What makes for a great bishop, dean, rector, or vicar?
One vital part of the answer to that question is that the person must be a woman or man of God. But that, by itself, is insufficient. Not every great spirit has the call or gifts to be a great bishop, dean, rector, or vicar.
Similarly, the Christian Church as a whole and the Episcopal Church in particular has long recognized that great bishops, deans, rectors, and vicars tend to be well educated, i.e., knowledgeable about scripture, tradition (church history), theology, and ethics. In the twentieth century, a constructive emphasis on equipping clergy with the practical skills that ministry requires (preaching, teaching, and caring) has complemented the emphasis on content.
Yet, the Episcopal Church struggles. Worship attendance steadily and persistently declines (cf. my 2011 post, Is the Episcopal Church going the way of the Grange?) Increased numbers of pastoral relationships experience divisive conflict; more dioceses and more congregations seek an involuntary termination of pastoral relationships (cf. Forced clergy terminations). Clergy obviously need more than spirituality, academic preparation, and field education to become great bishops, deans, rectors, and vicars.
Leadership is the key missing component in our understanding of what makes for a great bishop, dean, rector, and vicar. Leadership, according to Dwight Eisenhower, is the art of getting others to do what you want. Unsurprisingly, reporter Daniel Pink has observed:
Spend a day with any leader in any organization, and you’ll quickly discover that the person you’re shadowing, whatever his or her official title or formal position, is actually in sales. These leaders are often pitching customers and clients, of course. But they’re also persuading employees, convincing suppliers, sweet-talking funders or cajoling a board. At the core of their exalted work is a less glamorous truth: Leaders sell. ("Why extroverts fail, introverts flounder and you probably succeed," Washington Post, January 28, 2013)
Spend a day with the bishop, dean, rector, or vicar of one our relatively few growing, thriving dioceses or congregations and you will observe a leader who is a highly effective salesperson. As Pink notes, that is not a glamorous description. But it is an accurate one. Good ordained leaders are constantly selling the organization they lead to other staff, volunteers, members, and the non-affiliated.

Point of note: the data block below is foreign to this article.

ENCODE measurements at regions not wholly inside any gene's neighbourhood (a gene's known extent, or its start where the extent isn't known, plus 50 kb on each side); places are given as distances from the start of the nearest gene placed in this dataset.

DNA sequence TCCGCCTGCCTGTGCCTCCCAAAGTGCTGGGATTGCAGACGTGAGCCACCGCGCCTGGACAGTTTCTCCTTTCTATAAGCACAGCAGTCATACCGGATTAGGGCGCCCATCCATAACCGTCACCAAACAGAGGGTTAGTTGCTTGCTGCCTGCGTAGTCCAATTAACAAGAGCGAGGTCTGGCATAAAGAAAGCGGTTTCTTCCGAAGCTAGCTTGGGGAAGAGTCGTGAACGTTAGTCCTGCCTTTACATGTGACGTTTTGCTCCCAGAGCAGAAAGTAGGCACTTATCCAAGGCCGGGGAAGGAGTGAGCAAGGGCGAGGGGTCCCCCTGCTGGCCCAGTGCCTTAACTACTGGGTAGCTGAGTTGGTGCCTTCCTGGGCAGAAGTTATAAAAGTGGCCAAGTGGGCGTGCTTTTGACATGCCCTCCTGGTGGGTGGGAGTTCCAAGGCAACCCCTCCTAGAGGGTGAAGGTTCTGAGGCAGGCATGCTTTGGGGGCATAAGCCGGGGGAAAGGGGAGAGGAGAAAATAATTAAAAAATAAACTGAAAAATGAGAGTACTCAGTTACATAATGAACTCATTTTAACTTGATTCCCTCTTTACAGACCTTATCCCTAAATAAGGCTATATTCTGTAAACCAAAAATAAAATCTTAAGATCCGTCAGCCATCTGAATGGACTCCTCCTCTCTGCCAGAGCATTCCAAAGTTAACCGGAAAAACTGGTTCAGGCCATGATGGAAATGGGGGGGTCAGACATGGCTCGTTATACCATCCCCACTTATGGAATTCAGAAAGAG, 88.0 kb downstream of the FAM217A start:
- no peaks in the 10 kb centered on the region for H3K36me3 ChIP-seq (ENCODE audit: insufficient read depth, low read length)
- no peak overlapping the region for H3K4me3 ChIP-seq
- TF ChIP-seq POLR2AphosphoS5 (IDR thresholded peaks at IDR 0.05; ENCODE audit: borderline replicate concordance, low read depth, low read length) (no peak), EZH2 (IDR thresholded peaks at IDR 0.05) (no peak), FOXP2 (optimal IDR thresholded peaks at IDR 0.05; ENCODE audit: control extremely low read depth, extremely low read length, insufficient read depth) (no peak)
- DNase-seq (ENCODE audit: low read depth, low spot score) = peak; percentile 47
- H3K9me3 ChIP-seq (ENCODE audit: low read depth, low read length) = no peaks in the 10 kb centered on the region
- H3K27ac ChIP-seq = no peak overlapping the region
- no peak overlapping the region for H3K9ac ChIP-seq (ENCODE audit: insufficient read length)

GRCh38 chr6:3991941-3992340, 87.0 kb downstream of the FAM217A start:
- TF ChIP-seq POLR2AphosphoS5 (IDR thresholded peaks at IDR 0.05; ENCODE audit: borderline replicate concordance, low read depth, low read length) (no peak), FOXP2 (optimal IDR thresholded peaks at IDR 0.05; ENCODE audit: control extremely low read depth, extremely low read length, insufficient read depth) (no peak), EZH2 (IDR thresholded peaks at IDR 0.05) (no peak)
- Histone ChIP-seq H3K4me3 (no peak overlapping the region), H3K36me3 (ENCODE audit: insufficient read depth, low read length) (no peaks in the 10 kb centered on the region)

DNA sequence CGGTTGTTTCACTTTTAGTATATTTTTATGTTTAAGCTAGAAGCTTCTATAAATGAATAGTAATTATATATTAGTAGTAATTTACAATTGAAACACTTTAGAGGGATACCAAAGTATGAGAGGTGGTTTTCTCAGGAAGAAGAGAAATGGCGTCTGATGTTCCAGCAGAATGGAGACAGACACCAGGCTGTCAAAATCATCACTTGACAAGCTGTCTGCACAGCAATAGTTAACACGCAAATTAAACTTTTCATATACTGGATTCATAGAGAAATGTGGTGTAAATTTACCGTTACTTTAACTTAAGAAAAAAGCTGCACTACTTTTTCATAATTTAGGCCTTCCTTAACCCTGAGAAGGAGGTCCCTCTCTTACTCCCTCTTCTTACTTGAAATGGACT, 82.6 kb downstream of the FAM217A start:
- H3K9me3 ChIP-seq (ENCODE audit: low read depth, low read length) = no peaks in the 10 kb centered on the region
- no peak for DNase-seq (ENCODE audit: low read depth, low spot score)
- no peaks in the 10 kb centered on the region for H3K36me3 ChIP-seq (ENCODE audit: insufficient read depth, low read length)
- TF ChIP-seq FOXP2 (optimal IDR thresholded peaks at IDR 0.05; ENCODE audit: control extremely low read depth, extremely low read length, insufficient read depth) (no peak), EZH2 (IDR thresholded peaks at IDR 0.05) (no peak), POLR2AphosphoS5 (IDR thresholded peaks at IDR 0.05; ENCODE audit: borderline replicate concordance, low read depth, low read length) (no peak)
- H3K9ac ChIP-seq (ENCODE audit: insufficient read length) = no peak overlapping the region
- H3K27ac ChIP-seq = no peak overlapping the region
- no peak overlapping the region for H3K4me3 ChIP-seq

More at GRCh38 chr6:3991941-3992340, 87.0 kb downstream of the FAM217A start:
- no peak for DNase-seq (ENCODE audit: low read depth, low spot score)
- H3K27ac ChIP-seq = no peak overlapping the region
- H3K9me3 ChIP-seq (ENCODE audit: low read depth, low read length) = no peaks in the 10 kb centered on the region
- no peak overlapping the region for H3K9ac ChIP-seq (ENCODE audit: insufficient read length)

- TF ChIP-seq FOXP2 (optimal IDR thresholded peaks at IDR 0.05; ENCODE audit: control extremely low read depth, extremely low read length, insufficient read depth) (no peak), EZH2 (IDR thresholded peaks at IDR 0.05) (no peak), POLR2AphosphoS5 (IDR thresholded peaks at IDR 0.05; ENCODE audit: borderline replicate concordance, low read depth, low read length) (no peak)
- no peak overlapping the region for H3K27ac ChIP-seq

A good leader sells the vision, mission, and product or service of his or her organization. Church organizations variously formulate their vision of the life God intends; their mission is some permutation of transformation or, as Richard Niebuhr framed it, loving God and loving neighbor; their product or service, an admittedly awkward phrasing for Christ's Body, consists of activities designed to help people deepen their relationships with God and God's people. If an organization's leader is not an enthusiastic believer in the organization's vision, mission, and product/service, then the organization will almost certainly wither.
Focusing on all three – vision (who we are), mission (where and what God calls us to do), and product/service (how to live into our vision and mission through specific activities in the present) – is essential. Context determines which of those three a leader tries to sell in any given moment. A leader may need to sell the vision to people on the periphery and outside the organization. She/he may need to sell the mission to people considering affiliation or internal groups making program and budget decisions. He/she will constantly need to sell participants on specific opportunities to contribute or get involved.
Career coaches emphasize that a job seeker should have a prepared elevator speech, a 30 to 60 second summary of who they are, their qualifications, and the type of position they want. An elevator speech primes job seekers to seize unexpected employment chances.